• Exclusion: Petroleum products remain outside the purview of GST. This would have otherwise been shareable with the States.
  • Inflation: The more significant impact of the GST hikes is on inflation, specifically for food. While steps have been taken to initiate anti-profiteering at the retail level, no concrete action as such has been taken.
  • Increase in operational costs: Requirement to hire experts to manage accounts and taxes.
  • Some sectors are at a loss- Sectors like Textile, Media, Pharma, Dairy Products, IT, and Telecom are bearing the brunt of a higher tax.

What to expect from GST Version 2.0?

After four years, of implementation, the promises of the Goods and Services Tax (GST) remain substantially unrealized. An updated version, namely GST version 2.0 may have to be designed soon given the flaws in the existing structure.

  • Increased working capital requirement: Manufacture who import raw material from other countries has to pay 14% GST, as compared to the old slab it used to be 14%. This has increased business working capital. It is expected that the issue will be taken care of in GST 2.0.
  • Blockage of working capital: Payments are frequently getting blocked at various levels in the value chain, and it is becoming difficult for manufacturers to timely get the input tax credit.
  • Central GST (CGST) pool made fungible across states: Companies having a central GST balance in one state should be able to utilize the balance in another state.
  • Allowing conversion of the accumulated input tax credit into tradeable scrips in the market: This would help free up the working capital and mobilize unproductive assets in the financial statements of businesses.
  • Resolution of issues: A National Bench of Advance Ruling can be put in place to solve the GST issues in rulings directed by several states. Formation of GST Appellate Tribunals can be one such step to be expected from GST in its new avatar.
  • Simplifying and rationalizing of ITC provisions: In many cases, GST continues to carry vestiges of the erstwhile regime in terms of credit restrictions.
  • The GST laws have specific restrictions on the construction of the immovable property. Hence, the government must consider permitting such construction-related input tax credit.
  • Expansion of TAX network: With petroleum outside the ambit of GST, a large part of the economy is still outside the tax net. Major reform is to be expected from GST 2.0 the inclusion of leftover sectors.0
  • Streamlining of audits, assessments, and investigations: In recent times, there has been a surge in summons issued by GST authorities to top management of companies.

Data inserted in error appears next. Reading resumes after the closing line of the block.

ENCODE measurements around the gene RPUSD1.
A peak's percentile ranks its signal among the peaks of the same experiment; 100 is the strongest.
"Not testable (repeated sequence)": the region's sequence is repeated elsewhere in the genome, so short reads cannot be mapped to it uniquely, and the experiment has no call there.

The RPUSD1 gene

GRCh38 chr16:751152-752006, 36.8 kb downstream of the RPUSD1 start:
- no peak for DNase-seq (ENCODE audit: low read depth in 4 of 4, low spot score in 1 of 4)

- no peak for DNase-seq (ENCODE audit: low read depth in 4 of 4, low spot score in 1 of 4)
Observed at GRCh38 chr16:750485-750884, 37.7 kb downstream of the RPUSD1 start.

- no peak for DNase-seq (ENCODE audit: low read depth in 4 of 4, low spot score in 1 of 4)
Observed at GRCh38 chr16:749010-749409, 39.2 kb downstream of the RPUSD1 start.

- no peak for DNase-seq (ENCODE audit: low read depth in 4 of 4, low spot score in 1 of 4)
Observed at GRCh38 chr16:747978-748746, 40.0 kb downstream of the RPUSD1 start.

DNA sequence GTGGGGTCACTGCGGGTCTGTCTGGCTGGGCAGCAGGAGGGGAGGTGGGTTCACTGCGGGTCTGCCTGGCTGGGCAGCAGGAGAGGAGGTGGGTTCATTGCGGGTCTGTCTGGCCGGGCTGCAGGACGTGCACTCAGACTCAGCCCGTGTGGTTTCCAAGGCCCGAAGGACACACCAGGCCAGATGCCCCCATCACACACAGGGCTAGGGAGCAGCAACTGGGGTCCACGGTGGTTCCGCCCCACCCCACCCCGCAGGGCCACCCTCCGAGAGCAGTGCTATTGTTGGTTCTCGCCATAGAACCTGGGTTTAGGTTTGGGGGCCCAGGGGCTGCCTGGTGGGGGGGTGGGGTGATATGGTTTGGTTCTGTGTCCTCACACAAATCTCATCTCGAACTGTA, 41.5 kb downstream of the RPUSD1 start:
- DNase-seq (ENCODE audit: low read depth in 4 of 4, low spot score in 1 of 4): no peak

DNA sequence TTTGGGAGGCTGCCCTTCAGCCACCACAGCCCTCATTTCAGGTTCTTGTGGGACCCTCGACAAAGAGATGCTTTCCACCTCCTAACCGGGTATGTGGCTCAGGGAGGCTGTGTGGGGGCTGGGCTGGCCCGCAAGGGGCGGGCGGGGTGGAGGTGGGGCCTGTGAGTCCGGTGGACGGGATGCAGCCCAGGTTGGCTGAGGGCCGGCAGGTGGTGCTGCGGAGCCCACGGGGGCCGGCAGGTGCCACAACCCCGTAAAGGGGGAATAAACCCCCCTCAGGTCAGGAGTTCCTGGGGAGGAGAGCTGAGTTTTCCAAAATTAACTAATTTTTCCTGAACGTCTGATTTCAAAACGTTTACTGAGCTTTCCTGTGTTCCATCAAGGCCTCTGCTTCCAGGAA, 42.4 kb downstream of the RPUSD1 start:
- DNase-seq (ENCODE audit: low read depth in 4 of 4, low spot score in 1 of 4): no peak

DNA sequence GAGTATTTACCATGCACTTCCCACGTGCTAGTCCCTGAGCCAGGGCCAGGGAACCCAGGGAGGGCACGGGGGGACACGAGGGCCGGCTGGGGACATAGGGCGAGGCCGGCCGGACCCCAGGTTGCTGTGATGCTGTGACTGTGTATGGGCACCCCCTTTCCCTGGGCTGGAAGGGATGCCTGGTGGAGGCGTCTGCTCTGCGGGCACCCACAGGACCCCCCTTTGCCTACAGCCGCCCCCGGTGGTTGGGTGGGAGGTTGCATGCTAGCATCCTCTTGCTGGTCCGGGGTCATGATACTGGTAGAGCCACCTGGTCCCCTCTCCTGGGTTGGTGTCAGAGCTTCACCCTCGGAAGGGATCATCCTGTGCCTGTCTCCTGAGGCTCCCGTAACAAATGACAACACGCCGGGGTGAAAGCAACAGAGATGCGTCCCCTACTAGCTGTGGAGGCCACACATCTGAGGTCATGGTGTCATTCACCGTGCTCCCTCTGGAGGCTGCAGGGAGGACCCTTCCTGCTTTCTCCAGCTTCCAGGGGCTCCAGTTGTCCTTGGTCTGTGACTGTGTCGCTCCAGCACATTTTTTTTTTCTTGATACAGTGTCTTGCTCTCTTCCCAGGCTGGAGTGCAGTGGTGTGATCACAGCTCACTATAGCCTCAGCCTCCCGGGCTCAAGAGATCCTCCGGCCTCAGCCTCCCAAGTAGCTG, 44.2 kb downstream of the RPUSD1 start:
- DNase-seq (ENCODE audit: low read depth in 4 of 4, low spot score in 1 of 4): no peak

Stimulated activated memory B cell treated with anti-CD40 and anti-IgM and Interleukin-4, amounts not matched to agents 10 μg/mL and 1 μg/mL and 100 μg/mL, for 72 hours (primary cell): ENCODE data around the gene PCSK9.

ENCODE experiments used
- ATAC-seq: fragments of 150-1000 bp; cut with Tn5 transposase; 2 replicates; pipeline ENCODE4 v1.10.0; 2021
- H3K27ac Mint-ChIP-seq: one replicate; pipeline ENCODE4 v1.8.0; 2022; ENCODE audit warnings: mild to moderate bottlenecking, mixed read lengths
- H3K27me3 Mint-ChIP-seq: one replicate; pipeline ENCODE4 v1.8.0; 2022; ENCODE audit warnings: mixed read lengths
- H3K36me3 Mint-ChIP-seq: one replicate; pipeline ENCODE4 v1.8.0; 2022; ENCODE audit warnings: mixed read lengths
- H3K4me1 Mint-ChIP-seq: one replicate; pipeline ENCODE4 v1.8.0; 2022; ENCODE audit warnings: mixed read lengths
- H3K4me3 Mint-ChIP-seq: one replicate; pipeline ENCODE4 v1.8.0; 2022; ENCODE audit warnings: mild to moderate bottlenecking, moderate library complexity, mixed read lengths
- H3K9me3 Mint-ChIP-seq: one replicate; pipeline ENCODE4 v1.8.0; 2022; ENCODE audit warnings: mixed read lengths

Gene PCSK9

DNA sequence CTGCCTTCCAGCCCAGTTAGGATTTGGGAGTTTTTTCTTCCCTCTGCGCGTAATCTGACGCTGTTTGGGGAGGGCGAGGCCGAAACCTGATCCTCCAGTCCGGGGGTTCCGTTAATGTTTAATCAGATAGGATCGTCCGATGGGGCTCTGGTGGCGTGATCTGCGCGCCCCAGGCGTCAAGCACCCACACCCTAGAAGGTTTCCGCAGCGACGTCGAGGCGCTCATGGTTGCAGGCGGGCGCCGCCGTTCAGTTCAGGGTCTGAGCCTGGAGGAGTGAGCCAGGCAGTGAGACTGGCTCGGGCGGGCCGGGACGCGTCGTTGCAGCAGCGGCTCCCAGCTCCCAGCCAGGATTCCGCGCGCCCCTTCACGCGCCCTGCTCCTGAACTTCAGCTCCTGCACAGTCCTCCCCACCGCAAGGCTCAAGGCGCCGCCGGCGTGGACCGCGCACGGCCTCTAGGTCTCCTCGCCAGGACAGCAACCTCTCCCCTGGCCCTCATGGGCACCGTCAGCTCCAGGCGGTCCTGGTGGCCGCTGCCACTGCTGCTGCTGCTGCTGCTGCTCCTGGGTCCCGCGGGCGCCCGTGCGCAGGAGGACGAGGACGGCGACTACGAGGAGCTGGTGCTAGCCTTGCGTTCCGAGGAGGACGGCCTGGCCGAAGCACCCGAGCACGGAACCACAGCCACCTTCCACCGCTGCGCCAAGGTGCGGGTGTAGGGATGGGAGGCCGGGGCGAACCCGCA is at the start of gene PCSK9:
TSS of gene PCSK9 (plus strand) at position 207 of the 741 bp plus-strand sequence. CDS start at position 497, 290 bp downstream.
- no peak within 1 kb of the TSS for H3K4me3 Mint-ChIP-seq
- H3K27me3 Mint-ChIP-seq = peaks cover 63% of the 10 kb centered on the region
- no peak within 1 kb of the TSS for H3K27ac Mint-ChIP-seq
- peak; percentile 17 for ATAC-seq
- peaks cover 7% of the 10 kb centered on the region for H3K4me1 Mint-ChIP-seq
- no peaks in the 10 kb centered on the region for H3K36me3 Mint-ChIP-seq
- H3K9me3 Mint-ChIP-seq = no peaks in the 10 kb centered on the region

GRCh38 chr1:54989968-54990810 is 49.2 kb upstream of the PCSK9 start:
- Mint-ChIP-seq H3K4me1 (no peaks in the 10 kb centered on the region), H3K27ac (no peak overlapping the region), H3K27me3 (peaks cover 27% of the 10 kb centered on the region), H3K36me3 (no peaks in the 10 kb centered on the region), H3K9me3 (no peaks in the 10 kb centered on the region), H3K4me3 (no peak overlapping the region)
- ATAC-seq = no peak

• Although the intention is to plug evasion, genuine companies have also come under the radar of investigating authorities, causing undue disruptions in their business operations.
  • There is a lack of uniformity in the manner in which information and documents are sought during audits.
  • GST 2.0 must come up with detailed SOPs for processes to be followed during summons and investigations. GST 2.0 should be a step forward in overcoming such issues and add to the ease of doing business.

Required Measures

  • A key step would be to change the law to require all units purchasing from unregistered GST providers to pay duty on a reverse charge basis.
  • To give more procedural comfort to bigger units, provisions pertaining to the issuance of e-way bills and other regulatory procedures must be eased if purchases are made from a smaller unit with a turnover below a certain level.
  • The Securities and Exchange Board of India (SEBI) can provide higher credit ratings to such units to further incentivize and encourage them to trade on the TReDS platform (the institutional mechanism to facilitate the discounting of invoices for MSMEs from corporate buyers through multiple financiers), encouraging them to expand.
  • Creation of federal independent body: GST .0 requires an independent body at the state level which can bridge the senior officers from the center and the state, providing a common point of contract.


While GST has helped achieve significant changes and objectives of a unified indirect tax regime, in the backdrop of 5 years of GST and the increasing audits/ investigations, the journey towards a "good and simple tax" will only continue.

GST 2.0 changes need the establishment of federal entities for dispute resolution. Another institution, in the shape of a GST state secretariat, is required to bring together top executives from the Centre and states in an institutional forum recognized under the Society Act. This forum might also serve as a point of contact for commerce and industry to address non-policy concerns. This would show that, notwithstanding recent dissonance, India's federal institutions remain intact and that Indian politics is founded on cooperative federalism as an intrinsic ideal.

There is a need for balancing revenue augmentation measures and ensuring ease of doing business for taxpayers. A change in mindset coupled with a hard look at reforms will go a long way in providing further thrust to India's economy as we continue on this road to recovery, post the pandemic.